Founding a company can be both exciting and terrifying at the same time.   It is very empowering – it is 100% up to you to make anything happen.  There is also 100% risk.  There is no income until you can figure out how to get your first customers, which then you have to figure out to create a regular stream of customers.  This is easier to begin if you already have a job, or are early in life and have few expenses and responsibilities.   I had neither, so it took a lot of courage to start down this path.  What has driven me is the passion for my business idea.

When a company only has a few people, you have to be good at everything.  No one is good at everything.  So, you have to step up and learn to be better at even those skills that are not strengths.  Entrepreneurs need to have skills of leadership, initiative, a can-do attitude, and risk tolerance.  You have to learn to set your own schedule and pace your work to ensure progress.

When launching my company, I felt so empowered.  If I was good at something, there was nothing to hold me back from doing my best. If I was weak at a skill, then it was up to me to step up to the plate and learn to become better at it, and to have the incentive to look for business partners who might bring those skills.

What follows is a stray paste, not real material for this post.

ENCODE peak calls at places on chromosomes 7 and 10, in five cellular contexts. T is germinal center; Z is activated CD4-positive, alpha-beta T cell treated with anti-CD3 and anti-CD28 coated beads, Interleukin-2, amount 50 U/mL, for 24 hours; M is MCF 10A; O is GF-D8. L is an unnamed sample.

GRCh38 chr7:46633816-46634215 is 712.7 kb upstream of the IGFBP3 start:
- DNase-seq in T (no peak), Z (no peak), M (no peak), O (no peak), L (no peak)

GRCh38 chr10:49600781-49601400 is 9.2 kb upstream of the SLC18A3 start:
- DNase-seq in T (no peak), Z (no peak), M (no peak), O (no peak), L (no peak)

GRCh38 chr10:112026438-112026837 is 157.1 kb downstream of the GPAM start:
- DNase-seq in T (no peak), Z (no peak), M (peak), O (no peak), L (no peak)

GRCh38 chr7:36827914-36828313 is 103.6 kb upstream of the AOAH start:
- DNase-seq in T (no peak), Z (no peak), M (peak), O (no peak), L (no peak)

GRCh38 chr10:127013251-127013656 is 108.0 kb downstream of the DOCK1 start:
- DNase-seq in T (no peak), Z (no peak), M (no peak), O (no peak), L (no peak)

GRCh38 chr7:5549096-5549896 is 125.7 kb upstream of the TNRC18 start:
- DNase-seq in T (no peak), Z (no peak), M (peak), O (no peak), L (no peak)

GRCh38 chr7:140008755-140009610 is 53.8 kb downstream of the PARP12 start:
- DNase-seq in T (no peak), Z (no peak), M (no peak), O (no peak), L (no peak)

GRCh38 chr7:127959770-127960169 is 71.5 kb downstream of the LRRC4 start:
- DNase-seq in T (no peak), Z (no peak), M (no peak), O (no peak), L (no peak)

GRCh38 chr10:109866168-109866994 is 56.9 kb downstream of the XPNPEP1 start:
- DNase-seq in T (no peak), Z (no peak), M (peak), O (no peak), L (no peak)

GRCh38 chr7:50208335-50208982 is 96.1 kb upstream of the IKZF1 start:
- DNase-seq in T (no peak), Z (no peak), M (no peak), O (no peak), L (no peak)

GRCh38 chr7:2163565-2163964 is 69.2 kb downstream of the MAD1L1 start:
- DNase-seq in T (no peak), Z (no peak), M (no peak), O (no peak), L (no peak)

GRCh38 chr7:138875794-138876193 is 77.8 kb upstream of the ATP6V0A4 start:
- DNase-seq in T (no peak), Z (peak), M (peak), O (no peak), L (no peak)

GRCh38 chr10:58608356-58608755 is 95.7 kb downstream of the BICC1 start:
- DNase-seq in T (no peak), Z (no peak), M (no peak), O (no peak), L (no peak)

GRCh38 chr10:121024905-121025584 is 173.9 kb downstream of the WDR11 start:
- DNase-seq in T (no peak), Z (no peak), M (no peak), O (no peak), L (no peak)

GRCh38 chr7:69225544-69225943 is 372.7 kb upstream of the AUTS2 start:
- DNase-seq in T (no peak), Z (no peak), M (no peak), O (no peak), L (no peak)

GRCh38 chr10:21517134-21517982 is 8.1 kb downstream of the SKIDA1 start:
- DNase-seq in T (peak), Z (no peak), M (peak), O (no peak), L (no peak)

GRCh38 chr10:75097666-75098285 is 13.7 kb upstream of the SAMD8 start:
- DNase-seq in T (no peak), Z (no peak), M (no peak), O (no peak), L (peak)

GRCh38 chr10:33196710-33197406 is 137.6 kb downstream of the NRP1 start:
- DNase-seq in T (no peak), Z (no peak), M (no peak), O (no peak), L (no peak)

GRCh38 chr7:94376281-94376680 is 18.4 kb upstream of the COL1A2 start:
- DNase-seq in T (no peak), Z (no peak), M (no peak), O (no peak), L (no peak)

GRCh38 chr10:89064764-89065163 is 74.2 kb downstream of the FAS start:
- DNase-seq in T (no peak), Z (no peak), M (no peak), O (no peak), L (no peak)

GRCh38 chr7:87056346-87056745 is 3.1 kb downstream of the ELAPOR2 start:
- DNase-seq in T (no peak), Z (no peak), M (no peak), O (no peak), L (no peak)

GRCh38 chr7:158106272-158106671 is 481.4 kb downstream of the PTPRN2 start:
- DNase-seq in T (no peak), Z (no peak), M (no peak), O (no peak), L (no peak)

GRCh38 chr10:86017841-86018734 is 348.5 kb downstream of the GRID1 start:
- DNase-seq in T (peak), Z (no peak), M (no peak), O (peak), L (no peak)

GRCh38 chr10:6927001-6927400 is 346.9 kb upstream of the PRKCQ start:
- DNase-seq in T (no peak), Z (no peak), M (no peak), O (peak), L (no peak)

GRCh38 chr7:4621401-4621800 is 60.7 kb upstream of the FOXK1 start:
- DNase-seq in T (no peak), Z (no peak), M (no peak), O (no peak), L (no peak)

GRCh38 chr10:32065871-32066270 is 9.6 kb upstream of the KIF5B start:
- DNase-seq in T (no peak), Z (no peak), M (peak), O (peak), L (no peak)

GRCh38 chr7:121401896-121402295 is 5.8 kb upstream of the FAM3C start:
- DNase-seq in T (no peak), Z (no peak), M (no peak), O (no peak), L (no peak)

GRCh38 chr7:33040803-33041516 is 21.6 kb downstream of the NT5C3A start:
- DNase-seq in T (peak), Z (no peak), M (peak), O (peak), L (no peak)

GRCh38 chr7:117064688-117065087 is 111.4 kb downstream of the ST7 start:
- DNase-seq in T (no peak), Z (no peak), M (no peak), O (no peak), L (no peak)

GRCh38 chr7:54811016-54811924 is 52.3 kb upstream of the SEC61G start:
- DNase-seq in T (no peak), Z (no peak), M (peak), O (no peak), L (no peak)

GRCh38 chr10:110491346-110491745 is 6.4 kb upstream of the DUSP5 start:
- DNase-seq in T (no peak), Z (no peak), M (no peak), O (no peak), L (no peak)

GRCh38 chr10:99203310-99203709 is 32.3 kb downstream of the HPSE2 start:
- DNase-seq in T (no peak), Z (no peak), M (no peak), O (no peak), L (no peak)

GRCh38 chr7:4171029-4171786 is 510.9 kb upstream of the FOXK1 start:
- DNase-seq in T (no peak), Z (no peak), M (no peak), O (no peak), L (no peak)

In business there is no one recipe for success, so finding and staying on the path is always challenging – especially when there is no revenue yet.  The uncertainty of everything would really get to me at times, which would bring on anxiety and self-doubt about my choice of direction.  Taking time to think through my motivation and what was important to me would help me past that.  And, a good night’s sleep always helps to boost my outlook on life.

My perspective and extensive experience in the first part of my career has provided me a rich skillset to draw from as I build my business.  Even with all the ups and downs, I am glad to be building a startup company.  I have learned so much.  The end result is not yet clear, but that is what Adventure is!

Journey of a thousand miles begins with a single step. – Lao-tzu

A photo which has helped me is this one – the early stage office for Amazon.com founder Jeff Bezos:


Some additional sources for would-be entrepreneurs:

90% of Startups Fail https://www.forbes.com/sites/neilpatel/2015/01/16/90-of-startups-will-fail-heres-what-you-need-to-know-about-the-10/#58d47f136679

Startup statistics https://smallbiztrends.com/2019/03/startup-statistics-small-business.html

Good article on what to do right https://www.forbes.com/sites/ericwagner/2013/09/12/five-reasons-8-out-of-10-businesses-fail/#414498796978

What No One Tells You about Being an Entrepreneur  https://medium.com/marketing-and-entrepreneurship/what-no-one-tells-you-about-being-an-entrepreneur-1c84a8249998